00:46-01:10: For us as a school it was always about the pedagogy that came out of property and the opportunities that property offered for learning, so it was never about a nice gleamy building. So as part of the background, as well as visiting schools and speaking to colleagues, it was also doing some reading, people like Nair’s work, some of those North American architects and some of the work going on in Australia.
01:11-01:33: I think another element was reflecting and saying ‘well that’s great for that context that I’m reading about but how does that work in our place?’ and so that then became part of a long-term development strategy with the whole staff and everybody doing some serious learning about space and what space has got to do with children’s learning.
01:33-01:59: We had a series of actual staff meetings and so they were very focused on what was the purpose of the existing spaces we had, how did those spaces work and what was the limitations of those spaces? What would we like to do or what do we think we could do if we had some sort of collaborative space that we could all make use of? We talked about simple things like glass – what was the purpose of glass? What does it represent philosophically? What was its physical characteristics and how would these impact on learning?
01:59-02:22: We considered also the work we were doing because that was part of our journey. What can we do with our existing spaces and we were already experimenting with existing classrooms, you know how can you use that little rectangle in ways that allow children to have some sort of sense of agency in their own learning so we were able to tie that initial work into the possibilities that a modern building offered.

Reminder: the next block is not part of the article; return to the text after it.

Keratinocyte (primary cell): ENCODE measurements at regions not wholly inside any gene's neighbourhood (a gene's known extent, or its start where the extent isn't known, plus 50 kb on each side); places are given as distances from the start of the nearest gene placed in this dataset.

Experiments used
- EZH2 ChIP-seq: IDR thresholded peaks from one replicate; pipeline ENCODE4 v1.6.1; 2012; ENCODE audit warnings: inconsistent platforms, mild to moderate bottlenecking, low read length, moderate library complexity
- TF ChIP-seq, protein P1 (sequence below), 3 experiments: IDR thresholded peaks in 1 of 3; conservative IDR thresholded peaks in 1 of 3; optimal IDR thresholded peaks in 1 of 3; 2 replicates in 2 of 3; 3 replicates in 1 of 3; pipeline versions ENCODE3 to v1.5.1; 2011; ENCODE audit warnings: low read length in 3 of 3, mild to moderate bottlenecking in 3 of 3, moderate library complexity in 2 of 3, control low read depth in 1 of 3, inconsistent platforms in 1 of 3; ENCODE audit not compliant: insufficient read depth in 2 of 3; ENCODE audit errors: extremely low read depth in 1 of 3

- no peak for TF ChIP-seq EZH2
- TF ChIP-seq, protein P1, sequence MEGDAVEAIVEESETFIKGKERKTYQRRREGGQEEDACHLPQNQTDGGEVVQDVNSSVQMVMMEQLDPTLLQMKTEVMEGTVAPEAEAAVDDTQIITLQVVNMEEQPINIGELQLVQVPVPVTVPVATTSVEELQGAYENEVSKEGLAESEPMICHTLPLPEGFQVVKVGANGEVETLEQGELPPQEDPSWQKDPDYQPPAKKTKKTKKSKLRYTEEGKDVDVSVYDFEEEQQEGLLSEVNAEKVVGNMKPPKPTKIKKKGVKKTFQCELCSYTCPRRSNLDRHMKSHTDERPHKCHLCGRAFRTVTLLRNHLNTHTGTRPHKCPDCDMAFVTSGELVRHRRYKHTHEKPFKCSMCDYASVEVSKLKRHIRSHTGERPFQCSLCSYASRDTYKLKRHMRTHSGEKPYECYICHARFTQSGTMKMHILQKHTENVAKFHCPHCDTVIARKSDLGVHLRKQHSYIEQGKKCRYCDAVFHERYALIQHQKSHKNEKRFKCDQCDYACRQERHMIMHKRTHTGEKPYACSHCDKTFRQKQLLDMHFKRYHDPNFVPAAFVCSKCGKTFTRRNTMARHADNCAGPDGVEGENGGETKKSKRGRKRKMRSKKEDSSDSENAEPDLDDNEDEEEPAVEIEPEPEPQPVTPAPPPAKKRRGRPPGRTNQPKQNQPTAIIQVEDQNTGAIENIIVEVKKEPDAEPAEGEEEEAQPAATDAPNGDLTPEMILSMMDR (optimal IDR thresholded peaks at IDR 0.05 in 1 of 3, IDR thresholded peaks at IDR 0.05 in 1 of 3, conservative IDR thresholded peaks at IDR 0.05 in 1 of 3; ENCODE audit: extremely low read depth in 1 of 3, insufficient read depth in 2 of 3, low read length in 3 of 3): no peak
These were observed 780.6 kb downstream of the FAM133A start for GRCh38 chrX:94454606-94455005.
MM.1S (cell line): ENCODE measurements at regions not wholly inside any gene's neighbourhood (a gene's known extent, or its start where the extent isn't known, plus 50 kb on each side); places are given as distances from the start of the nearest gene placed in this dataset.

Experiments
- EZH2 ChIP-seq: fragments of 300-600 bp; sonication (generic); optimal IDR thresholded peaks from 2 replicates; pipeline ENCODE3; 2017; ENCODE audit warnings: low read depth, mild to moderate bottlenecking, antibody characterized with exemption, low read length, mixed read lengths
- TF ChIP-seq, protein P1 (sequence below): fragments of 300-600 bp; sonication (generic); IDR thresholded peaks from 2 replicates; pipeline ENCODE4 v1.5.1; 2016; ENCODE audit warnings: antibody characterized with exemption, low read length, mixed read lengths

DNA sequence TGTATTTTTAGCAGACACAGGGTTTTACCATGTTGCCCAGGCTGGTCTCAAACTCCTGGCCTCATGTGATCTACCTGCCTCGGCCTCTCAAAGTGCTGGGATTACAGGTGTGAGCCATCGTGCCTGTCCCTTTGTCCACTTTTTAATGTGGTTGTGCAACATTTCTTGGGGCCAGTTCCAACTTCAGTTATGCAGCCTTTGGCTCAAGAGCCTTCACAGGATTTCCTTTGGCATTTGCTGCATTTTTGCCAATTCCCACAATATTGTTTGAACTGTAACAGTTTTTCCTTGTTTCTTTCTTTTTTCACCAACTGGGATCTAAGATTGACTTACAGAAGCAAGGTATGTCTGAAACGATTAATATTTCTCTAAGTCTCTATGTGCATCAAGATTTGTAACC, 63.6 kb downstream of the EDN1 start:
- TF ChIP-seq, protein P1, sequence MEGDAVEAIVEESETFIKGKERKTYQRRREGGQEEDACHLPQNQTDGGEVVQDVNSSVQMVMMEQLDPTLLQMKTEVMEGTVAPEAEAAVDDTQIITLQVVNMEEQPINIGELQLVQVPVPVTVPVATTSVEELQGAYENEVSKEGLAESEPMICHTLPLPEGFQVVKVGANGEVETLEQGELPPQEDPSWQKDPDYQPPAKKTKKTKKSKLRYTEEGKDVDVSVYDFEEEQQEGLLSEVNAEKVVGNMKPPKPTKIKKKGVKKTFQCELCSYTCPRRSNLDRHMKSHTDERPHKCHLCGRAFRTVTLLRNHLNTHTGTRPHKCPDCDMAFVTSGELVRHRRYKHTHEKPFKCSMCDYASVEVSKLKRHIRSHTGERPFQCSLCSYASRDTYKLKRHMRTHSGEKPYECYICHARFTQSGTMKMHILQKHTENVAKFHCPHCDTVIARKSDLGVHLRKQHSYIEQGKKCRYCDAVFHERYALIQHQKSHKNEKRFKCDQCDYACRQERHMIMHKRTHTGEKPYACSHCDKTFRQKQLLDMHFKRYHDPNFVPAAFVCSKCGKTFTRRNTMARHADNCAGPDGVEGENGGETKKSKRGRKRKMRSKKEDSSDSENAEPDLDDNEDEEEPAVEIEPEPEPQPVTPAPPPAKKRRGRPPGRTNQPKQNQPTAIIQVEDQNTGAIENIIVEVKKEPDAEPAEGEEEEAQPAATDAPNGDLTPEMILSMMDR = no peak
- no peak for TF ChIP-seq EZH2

02:23-02:50: Seeing the way space is actually a promoter of agency. Space isn’t somewhere where you can go to do something different, space is actually something that offers you the opportunity to actually consider the choices you’re making as a learner, ‘the reason I want to work in that place is because this is an independent task, the reason I want to work in that place is because I can sit there comfortably with three or four others and undertake a problem.’
02:50-03:22: I think the other thing I like about our building in terms of that is that nothing has a set purpose. Everything is very flexible and an independent space for one child can two minutes later be a little work space for three or four children. I think we’ve deliberately tried to have a variety of space types but we’ve allowed children to think about the way that space would be used and so in that sense the space becomes a promoter of agency and it makes children more reflective about the way they’re using space.
03:22-03:44: [Brigid Fyfe, teacher] Throughout the school, the seniors are always out in Te Manawanui, our juniors are working with them or they can see them working there. We don’t have to worry too much about the work that they’re doing out there because they know what they need to do and they’re taking the ownership of it and working along with the space as we are.